The $400 for spark plugs seemed like a lot at the time I was prying it out of my wallet. The labor was reasonable, the plugs seemed expensive although I have since been educated that this takes expensive plugs, and 8 despite being a 4 cylinder.


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The oil consumption issues started with the 2012 Insights. They used low friction piston rings. It was an issue across several Honda vehicles, not just the Insight. By 2014, they seemed to have gone back to more traditional rings.
 

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my 2012 goes thru about 1 quart in 8K miles , so that works great with my oil change cycle.
 

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The reason I ask about oil change, is you said you heard a ticking sound. My first inclination would have been to check the oil level, especially in a Gen 2, as many of them had oil consumption problems.

Thanks for posting pictures of the old plugs, they do look worn out.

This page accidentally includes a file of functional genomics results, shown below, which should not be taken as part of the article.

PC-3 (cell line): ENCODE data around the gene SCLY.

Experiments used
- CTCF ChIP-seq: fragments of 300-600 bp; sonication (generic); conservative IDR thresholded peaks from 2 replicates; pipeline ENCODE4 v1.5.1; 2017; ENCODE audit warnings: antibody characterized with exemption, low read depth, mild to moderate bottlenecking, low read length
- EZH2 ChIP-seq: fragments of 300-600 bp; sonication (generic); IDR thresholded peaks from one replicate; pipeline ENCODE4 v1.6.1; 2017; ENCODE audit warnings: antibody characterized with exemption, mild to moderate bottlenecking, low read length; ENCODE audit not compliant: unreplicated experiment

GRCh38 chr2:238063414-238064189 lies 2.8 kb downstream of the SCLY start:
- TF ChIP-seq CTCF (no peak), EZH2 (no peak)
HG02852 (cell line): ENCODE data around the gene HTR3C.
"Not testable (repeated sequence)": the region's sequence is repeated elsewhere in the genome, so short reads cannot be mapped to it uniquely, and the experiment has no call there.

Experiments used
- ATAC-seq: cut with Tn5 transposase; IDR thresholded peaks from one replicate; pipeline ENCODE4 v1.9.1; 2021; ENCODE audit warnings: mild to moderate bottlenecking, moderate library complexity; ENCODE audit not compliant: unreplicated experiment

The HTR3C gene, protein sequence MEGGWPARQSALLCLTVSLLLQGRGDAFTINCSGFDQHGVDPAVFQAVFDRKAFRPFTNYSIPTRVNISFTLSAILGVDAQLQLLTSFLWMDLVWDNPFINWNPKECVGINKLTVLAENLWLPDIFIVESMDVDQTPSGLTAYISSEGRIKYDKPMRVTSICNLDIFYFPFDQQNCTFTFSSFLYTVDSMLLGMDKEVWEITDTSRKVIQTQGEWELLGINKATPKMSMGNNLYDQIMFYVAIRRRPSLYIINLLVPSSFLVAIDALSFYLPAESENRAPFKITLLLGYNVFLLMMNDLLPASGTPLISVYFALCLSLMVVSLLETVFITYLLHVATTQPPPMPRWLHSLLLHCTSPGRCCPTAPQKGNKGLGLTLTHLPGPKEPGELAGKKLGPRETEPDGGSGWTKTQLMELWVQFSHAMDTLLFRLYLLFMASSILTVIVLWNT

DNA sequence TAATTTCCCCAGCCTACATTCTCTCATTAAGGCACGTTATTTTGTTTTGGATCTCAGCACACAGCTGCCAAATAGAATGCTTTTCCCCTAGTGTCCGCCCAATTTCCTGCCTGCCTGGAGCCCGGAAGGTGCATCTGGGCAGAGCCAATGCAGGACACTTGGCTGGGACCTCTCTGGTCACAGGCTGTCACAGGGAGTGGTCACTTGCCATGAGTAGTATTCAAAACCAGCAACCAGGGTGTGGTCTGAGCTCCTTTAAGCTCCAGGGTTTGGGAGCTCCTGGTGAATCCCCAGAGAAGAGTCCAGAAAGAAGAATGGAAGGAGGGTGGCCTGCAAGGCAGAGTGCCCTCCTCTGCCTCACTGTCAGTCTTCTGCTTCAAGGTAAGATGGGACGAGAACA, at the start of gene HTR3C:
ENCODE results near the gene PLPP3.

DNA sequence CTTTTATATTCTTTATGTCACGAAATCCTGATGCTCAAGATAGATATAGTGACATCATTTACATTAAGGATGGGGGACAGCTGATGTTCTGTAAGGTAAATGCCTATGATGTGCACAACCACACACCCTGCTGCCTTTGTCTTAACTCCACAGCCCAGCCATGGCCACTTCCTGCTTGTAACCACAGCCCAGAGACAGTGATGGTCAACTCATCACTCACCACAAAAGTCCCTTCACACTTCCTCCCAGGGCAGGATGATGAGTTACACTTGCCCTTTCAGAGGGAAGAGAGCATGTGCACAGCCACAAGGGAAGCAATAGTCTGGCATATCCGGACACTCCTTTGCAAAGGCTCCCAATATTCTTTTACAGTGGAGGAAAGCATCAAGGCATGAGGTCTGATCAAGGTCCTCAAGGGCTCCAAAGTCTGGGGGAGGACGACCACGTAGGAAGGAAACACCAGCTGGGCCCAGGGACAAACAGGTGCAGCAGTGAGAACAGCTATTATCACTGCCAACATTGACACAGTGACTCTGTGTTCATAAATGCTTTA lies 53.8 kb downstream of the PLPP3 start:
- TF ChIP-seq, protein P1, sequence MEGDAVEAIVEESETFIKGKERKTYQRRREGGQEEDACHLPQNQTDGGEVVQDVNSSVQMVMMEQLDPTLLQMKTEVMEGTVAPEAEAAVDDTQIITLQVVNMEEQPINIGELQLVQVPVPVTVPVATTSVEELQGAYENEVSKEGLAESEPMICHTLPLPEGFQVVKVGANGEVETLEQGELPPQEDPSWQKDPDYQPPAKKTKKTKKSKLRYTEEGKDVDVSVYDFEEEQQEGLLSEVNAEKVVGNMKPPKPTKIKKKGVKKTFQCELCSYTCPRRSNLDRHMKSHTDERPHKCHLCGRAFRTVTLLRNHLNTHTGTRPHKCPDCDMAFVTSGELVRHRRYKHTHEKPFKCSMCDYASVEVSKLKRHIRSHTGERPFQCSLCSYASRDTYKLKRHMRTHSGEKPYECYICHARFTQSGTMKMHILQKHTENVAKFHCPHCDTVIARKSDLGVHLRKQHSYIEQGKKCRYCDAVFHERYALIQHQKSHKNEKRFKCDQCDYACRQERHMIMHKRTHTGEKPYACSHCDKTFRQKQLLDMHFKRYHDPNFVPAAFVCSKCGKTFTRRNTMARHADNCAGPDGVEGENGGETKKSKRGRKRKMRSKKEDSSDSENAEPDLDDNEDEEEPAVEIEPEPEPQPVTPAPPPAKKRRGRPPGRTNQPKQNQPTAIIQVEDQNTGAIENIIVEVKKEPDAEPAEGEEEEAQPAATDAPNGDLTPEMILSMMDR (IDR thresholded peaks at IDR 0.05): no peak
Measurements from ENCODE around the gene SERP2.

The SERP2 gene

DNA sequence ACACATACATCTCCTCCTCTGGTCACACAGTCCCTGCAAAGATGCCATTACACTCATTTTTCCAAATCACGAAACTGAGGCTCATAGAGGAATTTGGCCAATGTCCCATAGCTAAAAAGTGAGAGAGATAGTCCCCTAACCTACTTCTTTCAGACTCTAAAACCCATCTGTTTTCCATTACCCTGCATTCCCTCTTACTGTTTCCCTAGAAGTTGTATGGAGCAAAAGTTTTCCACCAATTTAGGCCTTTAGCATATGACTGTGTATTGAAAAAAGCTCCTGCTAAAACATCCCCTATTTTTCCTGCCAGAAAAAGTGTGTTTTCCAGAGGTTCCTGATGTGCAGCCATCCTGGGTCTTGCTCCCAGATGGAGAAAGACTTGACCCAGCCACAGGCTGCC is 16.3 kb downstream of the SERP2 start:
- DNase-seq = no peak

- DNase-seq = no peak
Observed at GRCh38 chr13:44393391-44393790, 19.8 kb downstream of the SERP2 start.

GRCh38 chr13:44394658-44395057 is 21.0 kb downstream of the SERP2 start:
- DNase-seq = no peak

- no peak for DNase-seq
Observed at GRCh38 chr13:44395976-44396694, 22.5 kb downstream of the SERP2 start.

With regard to feeling like you got rammed, people like to complain about the price of having their cars repaired. I’m not upset that you feel this way. However, I’m in the repair business as well and hear the complaints of hourly rates. So I ask people what they do for a living and how much their hour rate is? Not how much per hour they make.

That mechanic at the dealership has to make a wage to live. The stall he uses at the the dealership with a lift, compressed air, lights, liability insurance, etc. has a rent value also. I imagine the stall space to work on your car is probably 4 to 5 times the size of the space your desk in your office takes. The wage at dealership covers the cost of the Service Advisor, the Porter who parks your car and retrieves it, the Service Manager, the mechanic, usually a Shop Forman, the Cahier at the dealership, a waiting room with coffee, the shuttle bus driver, office manager and the the guy who owns the dealership.

Most people who are any type of professional probably have an hourly rate of $100.00 per hour plus. If you work for someone in an office at your desk, there are other expenses. You, your computer, electricity, rent on your space, telephone, internet service, possibly a secretary, insurance and the owner of the company.